In an independent 28-day feeding study, dogs receiving one GREENIES® Dental Chew per day averaged 60% less tartar accumulation, 33% less plaque accumulation, 80% healthier gums and 45% improvement in oral malodor (halitosis) compared to dogs who only received dry dog food.

I’m interested to see how these chews help the dog’s teeth, particularly in conjunction with our regular brushing.

Do you brush your dog’s teeth? Or do you give them Greenies or other dental chews? If so, what tips and tricks have you learned along the way?

Disclaimer: We were provided with a bag of Greenies from Chewy.com in exchange for our honest review. 

Pup links!

A lady and her English cocker spaniel. Source: LIFE magazine archives.

Dog-related links from around the Web:

If the Characters in Downton Abbey Were Portrayed by Canine Actors… A friend shared this on my Facebook wall, and I just had to share it here, too. If you watch the period soap opera Downton Abbey, you will appreciate these comparisons. I think they’re pretty spot-on. Matthew is totally a golden retriever and Mary makes a lot of sense as a poodle. And, poor Edith! The Bedlington terrier! (Dogster)

How to Properly Care for Your Dog’s Teeth. Canine dental hygiene is usually pretty terrible, and, from my experience, it’s an easy thing to forget to take care of–and not exactly fun when you do. This is a thorough article, however, that reminds us all of why it’s very important to care for our dog’s pearly whites. (The Whole Dog Journal)

Investigating Halitosis. Related to doggy dental care, here’s a veterinarian’s list of possible causes of your dog’s terrible breath. (The Bark blog)

Where’s the Beef? Subtitle: “Why your dog should never eat another Milk Bone or Beggin Strip, and you should avoid the Slim Jims.” You won’t ever want to buy those products again after you read this article by Amy Renz. (Goodness Gracious Treats)

Identifying Merle. I grew up with a beautiful tricolor merle Australian shepherd and I’ve always had a fondness for merle coats, especially when they come from conscientious breeders. But I learned a ton from this post and learned that I’ve been incorrectly identifying some dogs as “merle” that really aren’t. Fascinating stuff. (Musings of a Biologist and a Dog Lover)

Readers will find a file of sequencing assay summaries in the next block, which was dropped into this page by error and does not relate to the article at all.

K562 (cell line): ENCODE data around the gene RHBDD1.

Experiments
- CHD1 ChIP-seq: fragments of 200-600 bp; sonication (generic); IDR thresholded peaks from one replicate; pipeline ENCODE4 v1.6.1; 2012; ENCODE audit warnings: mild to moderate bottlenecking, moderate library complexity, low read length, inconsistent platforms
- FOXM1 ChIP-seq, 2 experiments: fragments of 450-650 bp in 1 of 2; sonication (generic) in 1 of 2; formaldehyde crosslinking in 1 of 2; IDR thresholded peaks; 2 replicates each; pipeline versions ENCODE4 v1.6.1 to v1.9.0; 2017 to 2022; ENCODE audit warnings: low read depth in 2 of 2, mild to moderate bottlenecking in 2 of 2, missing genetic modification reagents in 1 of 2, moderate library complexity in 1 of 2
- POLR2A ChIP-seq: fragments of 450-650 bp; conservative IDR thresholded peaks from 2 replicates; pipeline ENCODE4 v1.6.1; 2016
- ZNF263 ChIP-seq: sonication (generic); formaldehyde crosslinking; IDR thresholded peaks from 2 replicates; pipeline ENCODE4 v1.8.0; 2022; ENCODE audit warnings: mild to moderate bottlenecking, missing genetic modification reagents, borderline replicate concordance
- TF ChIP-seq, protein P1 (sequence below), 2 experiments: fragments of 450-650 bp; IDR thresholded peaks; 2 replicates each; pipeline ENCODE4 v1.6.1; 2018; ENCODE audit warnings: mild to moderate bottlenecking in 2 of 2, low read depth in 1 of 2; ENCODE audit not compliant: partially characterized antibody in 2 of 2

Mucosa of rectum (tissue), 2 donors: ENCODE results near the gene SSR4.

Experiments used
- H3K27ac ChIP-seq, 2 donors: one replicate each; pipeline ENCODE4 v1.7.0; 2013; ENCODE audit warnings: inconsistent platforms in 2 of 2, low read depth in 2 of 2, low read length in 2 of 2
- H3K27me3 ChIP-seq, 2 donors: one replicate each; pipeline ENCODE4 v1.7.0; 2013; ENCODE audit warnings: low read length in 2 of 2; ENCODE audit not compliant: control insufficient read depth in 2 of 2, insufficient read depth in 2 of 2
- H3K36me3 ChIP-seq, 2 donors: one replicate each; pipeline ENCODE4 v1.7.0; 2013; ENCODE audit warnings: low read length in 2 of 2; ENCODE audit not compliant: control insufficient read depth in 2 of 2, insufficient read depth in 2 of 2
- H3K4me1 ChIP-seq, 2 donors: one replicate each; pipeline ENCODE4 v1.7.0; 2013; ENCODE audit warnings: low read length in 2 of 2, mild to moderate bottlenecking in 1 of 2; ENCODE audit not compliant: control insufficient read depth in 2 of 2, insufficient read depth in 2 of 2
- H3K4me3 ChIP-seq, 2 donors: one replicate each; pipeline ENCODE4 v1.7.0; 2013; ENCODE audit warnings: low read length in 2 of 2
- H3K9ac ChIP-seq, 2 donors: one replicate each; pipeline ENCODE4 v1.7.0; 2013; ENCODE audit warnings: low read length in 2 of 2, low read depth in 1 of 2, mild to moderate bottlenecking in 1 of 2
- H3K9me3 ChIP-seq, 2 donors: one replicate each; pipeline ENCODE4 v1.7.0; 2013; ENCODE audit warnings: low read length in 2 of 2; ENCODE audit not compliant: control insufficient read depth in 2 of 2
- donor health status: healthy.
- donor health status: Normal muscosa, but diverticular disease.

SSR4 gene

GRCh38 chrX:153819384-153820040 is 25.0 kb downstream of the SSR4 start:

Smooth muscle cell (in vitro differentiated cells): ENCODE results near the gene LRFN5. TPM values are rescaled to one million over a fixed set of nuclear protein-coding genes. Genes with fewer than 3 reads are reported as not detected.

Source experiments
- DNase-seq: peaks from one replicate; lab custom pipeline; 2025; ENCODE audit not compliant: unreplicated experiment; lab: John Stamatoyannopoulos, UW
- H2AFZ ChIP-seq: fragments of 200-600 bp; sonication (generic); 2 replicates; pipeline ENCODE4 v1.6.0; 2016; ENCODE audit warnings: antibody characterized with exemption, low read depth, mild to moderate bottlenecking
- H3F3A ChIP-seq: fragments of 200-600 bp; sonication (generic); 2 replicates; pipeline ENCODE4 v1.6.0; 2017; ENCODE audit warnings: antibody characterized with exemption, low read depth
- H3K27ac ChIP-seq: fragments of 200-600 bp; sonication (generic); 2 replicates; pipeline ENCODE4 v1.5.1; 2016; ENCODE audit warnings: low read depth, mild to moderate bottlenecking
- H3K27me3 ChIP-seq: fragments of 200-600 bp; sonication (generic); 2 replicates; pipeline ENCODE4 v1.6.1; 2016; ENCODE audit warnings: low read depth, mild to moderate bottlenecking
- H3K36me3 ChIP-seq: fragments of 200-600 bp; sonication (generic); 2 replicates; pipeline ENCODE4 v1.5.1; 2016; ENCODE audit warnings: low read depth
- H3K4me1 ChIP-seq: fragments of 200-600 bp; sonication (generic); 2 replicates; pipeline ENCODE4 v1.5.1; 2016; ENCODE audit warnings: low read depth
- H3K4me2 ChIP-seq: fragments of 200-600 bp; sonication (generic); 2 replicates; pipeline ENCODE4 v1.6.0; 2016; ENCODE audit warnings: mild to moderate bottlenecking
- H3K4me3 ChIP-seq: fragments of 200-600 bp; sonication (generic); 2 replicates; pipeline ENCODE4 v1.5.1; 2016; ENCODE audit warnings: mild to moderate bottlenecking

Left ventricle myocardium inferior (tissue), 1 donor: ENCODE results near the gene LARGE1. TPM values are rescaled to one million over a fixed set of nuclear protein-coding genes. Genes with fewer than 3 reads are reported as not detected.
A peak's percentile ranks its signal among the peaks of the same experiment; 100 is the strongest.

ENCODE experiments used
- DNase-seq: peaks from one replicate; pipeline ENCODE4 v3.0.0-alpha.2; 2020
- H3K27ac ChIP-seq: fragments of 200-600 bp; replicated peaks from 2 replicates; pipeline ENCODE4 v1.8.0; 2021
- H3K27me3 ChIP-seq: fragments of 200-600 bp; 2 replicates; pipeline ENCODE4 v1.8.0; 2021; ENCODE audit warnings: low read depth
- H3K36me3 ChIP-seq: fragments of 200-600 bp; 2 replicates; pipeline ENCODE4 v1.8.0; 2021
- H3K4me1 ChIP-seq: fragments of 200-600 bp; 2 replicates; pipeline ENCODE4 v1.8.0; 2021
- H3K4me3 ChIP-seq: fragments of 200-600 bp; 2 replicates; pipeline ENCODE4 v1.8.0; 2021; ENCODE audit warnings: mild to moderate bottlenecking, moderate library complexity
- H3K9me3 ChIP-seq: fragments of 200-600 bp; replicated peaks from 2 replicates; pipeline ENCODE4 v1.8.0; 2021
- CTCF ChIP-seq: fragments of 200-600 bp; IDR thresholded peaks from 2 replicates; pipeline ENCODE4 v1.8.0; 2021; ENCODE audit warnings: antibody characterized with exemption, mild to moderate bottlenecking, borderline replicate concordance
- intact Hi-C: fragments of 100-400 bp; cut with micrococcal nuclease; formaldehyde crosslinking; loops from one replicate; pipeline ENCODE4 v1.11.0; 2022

House Rules and Time-Outs. Aleksandra shares her wisdom about how they use “time-outs” to teach their newly adopted pitt, The Dude, some house manners. Great, gentle, and effective advice. (Love and a Six-Foot Leash)

Binq Design. If I was in the market for a tiny dog, and had a lot of cash to spare, I think I’d definitely consider these functional and attractive side tables + dog beds. They look like they’d be a nice place for a toy breed to hide out during family commotion. (Dog Milk)

Bambino vs. Fido: On Loving Dogs Less. Shauna, a pregnant blogger, reflects on how her relationship with her dogs will change–and stay the same–when she welcomes her baby into the world. I found this post very reassuring. As someone who hasn’t had kids yet but plans to one day, I confess I’m frankly terrified of the idea of emotionally displacing my future dogs. But, as she points out in this post, you don’t displace your dogs in your heart; you just make room. (Fido & Wino)

BFFs. Greyhounds snuggling on the couch. So cute. (Hiking Hounds)

Religious Dog Bumper Stickers. OK, pretend bumper stickers, but these still made me giggle. My favorite: “I’m Catholic but my corgi is affiliated with the Church of England.” (Dogs of the Interwebs)

Dog Refuses to Go Into Pool to Get Tennis Ball He Desperately Needs. In need of a laugh on this fine Tuesday? Look no further than this very, very determined golden retriever and his quest for one slightly out-of-reach tennis ball. (Best Week Ever)